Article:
Ministries – Responsibilities
11. The report quotes the ministries in charge by using abbreviated names referring to the relevant policy area for convenience. This is to avoid recurrent indications that some ministry names changed in February 2002. The short versions stand for
12. Ministry of Youth = the ministry in charge of children and adolescents:Until 2000: Federal Ministry for Environment, Youth and Family Matters (BMUJF) (1996: BMJF) Since April 2000: Federal Ministry for Social Security and Generations (BMSG)
13. Family Ministry = the ministry in charge of families: Until 2000: Federal Ministry for Environment, Youth and Family Matters (BMUJF) (1996: BMJF) Since April 2000: Federal Ministry for Social Security and Generations (BMSG)
14. Ministry of Social Affairs = the ministry in charge of social security: Until 2000: Federal Ministry for Labour, Health and Social Security (BMAGS) Since April 2000: Federal Ministry for Social Security and Generations (BMSG)
15. Ministry of Labour = the ministry in charge of labour market matters: Until 2000: Federal Ministry for Labour, Health and Social Security (BMAGS) Since April 2000: Federal Ministry for Economic Affairs and Labour (BMWA)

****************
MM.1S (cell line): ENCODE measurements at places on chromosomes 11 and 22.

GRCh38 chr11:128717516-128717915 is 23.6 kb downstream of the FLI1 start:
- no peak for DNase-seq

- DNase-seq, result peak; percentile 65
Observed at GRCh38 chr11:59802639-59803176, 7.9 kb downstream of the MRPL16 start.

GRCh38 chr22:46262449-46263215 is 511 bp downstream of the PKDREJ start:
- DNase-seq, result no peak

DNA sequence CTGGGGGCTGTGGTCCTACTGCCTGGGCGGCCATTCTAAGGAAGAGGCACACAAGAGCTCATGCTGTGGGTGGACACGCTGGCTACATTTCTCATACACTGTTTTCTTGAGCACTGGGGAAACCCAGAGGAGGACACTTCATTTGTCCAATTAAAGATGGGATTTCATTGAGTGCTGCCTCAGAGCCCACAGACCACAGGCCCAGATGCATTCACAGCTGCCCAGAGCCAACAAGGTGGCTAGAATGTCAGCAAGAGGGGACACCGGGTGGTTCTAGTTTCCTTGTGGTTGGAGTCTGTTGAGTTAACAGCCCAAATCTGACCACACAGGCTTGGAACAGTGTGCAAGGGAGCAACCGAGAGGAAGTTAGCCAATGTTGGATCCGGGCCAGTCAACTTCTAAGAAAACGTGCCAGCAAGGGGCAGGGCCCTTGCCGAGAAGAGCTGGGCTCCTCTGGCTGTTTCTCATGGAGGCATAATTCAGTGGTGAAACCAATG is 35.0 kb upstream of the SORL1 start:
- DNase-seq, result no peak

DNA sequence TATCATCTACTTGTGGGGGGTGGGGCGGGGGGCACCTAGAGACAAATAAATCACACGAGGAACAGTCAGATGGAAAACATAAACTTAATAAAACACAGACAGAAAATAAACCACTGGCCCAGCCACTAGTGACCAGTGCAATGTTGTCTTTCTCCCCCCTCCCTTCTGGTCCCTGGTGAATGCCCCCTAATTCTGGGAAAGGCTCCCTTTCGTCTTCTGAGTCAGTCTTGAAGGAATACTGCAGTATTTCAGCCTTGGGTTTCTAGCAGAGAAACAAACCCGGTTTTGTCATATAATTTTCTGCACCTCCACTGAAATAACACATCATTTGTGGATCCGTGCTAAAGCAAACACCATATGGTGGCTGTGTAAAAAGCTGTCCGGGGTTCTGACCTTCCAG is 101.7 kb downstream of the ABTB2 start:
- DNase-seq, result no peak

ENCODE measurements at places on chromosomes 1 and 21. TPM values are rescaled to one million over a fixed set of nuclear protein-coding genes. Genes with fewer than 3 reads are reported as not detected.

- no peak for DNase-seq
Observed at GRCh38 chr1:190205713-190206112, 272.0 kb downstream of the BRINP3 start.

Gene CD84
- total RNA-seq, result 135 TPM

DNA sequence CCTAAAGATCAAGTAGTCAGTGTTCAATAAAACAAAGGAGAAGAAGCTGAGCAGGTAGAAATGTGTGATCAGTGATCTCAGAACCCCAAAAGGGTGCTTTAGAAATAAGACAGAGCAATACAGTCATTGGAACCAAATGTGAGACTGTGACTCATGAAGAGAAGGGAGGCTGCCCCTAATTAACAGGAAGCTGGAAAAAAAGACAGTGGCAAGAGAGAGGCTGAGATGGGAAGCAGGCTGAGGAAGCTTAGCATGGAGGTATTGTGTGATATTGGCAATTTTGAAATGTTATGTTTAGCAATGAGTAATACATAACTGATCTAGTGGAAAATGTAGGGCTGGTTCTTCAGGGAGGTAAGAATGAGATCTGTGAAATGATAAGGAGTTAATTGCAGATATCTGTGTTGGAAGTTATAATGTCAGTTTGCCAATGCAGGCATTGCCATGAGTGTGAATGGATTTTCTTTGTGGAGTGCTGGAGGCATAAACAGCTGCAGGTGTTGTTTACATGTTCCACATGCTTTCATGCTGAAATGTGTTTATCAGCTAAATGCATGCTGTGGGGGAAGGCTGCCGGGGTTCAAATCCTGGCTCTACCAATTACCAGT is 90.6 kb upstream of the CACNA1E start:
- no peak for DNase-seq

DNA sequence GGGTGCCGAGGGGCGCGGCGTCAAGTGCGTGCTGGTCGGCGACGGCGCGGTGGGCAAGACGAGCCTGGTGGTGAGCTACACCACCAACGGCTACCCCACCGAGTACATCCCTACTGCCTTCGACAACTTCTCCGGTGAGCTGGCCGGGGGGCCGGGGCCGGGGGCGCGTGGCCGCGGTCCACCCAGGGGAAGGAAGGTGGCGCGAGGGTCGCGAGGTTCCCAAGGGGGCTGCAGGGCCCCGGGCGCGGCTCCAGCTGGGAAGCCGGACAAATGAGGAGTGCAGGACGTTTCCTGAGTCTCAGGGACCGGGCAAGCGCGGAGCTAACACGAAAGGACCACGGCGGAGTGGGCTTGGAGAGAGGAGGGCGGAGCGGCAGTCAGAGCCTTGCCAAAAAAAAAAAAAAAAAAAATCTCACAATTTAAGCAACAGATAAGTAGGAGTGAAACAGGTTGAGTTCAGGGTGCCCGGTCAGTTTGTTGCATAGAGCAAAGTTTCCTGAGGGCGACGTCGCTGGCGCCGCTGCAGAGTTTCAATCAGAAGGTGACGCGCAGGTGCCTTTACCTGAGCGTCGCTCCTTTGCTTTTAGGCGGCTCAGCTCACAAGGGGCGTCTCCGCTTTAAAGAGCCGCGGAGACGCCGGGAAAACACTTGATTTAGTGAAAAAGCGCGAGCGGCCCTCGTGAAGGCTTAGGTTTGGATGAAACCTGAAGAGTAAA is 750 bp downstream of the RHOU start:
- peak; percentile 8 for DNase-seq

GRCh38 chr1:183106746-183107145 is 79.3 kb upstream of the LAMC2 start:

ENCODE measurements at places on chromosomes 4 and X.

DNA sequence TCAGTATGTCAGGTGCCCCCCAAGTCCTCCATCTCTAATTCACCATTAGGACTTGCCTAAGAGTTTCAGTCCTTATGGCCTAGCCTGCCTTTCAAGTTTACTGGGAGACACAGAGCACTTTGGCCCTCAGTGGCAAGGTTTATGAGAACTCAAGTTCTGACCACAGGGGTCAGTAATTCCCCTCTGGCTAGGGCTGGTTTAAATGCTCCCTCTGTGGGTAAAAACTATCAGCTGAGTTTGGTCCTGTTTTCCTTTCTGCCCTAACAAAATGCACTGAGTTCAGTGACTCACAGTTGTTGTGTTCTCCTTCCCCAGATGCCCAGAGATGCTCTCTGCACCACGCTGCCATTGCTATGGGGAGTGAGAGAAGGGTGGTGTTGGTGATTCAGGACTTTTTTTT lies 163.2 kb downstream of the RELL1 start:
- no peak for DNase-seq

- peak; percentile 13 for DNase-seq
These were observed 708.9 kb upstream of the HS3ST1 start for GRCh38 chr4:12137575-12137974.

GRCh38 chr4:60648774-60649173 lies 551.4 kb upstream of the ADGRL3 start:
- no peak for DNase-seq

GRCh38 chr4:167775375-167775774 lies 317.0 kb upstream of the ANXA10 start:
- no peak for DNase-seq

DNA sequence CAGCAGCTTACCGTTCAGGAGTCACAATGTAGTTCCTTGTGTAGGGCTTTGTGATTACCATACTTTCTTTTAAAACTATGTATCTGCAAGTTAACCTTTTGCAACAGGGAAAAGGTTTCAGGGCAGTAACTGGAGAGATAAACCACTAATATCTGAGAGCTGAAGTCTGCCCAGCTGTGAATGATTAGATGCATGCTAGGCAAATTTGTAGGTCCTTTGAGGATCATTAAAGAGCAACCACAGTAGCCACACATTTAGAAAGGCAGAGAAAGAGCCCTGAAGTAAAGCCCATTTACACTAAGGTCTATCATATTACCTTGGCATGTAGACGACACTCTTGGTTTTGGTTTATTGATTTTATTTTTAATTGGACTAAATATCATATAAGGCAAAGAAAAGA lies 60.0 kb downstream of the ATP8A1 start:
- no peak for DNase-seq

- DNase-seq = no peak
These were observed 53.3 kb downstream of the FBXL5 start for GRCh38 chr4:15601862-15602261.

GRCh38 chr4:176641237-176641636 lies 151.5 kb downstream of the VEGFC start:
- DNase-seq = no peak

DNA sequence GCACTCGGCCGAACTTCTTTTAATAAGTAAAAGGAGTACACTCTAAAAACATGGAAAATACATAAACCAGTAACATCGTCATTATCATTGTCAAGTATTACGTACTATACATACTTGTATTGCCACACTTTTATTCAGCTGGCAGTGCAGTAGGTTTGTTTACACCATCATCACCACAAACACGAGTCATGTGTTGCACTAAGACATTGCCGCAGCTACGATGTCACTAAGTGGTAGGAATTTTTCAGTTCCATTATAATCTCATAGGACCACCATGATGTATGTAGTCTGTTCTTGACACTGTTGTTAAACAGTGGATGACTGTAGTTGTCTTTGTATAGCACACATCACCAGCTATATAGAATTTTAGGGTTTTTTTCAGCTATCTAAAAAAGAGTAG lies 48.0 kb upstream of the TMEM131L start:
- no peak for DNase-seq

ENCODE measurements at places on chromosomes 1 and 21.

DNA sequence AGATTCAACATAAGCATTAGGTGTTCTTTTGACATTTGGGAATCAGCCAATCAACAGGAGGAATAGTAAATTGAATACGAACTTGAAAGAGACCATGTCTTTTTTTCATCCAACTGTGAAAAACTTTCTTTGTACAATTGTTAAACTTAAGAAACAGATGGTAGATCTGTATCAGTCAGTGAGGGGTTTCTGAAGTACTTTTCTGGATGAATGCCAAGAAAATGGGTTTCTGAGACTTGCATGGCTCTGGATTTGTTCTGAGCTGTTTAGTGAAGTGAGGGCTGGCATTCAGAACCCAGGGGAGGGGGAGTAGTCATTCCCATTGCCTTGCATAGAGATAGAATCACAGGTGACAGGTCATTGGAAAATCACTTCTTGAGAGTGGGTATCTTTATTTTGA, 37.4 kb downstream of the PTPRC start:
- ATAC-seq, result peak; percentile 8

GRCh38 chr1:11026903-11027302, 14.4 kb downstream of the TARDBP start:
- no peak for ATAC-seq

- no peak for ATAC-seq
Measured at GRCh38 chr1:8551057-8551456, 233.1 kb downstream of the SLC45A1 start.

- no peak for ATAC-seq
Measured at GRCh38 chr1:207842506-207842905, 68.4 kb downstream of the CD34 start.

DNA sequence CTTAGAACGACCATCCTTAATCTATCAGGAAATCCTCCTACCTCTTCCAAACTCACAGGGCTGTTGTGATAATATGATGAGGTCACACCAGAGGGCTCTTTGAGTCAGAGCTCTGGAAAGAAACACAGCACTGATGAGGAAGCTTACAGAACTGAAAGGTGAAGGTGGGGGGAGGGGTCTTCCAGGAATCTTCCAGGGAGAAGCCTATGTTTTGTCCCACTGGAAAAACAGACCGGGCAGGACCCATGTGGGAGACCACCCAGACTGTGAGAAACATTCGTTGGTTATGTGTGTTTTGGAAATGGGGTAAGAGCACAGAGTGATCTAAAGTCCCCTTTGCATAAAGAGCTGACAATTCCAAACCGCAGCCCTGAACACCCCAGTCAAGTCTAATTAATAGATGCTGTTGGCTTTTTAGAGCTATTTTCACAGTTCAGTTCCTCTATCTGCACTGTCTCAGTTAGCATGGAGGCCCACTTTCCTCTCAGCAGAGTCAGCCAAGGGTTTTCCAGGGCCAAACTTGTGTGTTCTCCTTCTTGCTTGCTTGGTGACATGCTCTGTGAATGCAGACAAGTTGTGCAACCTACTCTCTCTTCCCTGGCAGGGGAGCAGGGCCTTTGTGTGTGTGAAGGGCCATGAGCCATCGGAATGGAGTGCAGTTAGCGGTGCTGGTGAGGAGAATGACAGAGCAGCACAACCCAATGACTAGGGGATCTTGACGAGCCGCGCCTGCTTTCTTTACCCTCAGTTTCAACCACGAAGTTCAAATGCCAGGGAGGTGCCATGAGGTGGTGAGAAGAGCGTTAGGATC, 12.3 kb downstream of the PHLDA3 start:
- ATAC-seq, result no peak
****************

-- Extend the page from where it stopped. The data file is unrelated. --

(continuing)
16. Ministry of Economic Affairs = the ministry in charge of economic matters: Until 2000:Federal Ministry for Economic Affairs: Since April 2000: Federal Ministry for Economic Affairs and Labour (BMWA)
17. Ministry of Women's Affairs = the ministry in charge of women's general concerns: Until 2000: Federal Chancellery – Federal Ministry of Women's Affairs and Consumer Protection: Since April 2000: Federal Ministry for Labour, Health and Social Security (BMSG)
18. Ministry of Health = the ministry in charge of health matters: 1996-97: Federal Ministry for Health, Sport and Consumer Protection (BMGSK): Until 2000: Federal Ministry for Labour, Health and Social Security (BMAGS) Since April 2000: Federal Ministry for Social Security and Genera (BMSG)
19. Ministry of Education = the ministry in charge of education matters: Until 2000: Federal Ministry of Education and Cultural Affairs (BMUK) Since April 2000: Federal Ministry for Education, Science and Culture (BMBWK)
20. Foreign Office = the ministry in charge of foreign affairs Federal Ministry for Foreign Affairs (BMaA)
21. Interior Ministry = the ministry in charge of home affairs Federal Ministry of the Interior (BMI)
22. Ministry of Justice = the ministry in charge of justice matters Federal Ministry of Justice (BMJ)